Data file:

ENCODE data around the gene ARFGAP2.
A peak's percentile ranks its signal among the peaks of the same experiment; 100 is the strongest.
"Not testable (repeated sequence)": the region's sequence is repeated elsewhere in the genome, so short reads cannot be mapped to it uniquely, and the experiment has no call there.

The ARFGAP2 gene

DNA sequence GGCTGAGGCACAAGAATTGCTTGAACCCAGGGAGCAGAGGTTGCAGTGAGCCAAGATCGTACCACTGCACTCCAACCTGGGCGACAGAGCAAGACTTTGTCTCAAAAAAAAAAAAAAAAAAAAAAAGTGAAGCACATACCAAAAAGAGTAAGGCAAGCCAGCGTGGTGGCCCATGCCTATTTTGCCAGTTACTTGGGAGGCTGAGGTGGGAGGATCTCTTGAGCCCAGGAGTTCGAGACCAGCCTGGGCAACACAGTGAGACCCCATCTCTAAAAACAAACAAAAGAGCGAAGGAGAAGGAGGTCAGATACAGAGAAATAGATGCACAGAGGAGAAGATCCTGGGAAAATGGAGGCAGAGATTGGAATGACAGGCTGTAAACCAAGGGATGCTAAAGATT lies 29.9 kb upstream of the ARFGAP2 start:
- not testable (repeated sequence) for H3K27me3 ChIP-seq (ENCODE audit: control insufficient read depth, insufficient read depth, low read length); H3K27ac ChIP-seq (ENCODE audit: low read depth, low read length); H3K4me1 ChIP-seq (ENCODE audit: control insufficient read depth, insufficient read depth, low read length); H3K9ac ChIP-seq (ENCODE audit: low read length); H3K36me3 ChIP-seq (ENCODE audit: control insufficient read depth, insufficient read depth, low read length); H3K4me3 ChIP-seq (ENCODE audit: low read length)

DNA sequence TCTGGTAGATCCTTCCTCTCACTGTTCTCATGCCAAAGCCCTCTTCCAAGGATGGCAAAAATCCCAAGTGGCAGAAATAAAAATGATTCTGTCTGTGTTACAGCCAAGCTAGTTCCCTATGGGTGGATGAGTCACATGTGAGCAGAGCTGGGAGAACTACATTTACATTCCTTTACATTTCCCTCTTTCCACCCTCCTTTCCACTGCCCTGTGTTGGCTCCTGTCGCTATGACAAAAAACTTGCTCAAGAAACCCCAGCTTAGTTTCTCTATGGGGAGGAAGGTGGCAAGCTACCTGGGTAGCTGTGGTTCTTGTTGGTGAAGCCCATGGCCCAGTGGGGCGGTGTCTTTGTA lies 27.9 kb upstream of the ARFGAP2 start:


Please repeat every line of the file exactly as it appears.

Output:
ENCODE data around the gene ARFGAP2.
A peak's percentile ranks its signal among the peaks of the same experiment; 100 is the strongest.
"Not testable (repeated sequence)": the region's sequence is repeated elsewhere in the genome, so short reads cannot be mapped to it uniquely, and the experiment has no call there.

The ARFGAP2 gene

DNA sequence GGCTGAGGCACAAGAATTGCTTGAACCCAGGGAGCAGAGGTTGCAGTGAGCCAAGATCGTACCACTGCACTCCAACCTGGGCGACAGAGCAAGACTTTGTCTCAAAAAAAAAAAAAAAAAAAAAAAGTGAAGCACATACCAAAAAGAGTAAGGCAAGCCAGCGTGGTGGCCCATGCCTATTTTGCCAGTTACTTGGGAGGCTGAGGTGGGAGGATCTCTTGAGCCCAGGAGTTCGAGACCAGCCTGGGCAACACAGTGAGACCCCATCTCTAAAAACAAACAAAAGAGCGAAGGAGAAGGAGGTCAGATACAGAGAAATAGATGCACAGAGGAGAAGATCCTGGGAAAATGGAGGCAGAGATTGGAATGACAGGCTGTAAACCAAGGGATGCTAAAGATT lies 29.9 kb upstream of the ARFGAP2 start:
- not testable (repeated sequence) for H3K27me3 ChIP-seq (ENCODE audit: control insufficient read depth, insufficient read depth, low read length); H3K27ac ChIP-seq (ENCODE audit: low read depth, low read length); H3K4me1 ChIP-seq (ENCODE audit: control insufficient read depth, insufficient read depth, low read length); H3K9ac ChIP-seq (ENCODE audit: low read length); H3K36me3 ChIP-seq (ENCODE audit: control insufficient read depth, insufficient read depth, low read length); H3K4me3 ChIP-seq (ENCODE audit: low read length)

DNA sequence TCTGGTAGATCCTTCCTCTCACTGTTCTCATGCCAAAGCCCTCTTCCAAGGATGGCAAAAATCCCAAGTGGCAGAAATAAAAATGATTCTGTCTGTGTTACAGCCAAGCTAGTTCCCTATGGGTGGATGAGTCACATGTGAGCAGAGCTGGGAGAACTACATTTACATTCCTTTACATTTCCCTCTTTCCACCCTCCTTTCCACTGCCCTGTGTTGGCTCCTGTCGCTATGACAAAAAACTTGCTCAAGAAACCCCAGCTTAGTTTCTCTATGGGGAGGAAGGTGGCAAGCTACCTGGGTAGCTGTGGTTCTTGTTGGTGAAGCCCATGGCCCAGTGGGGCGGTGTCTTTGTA lies 27.9 kb upstream of the ARFGAP2 start: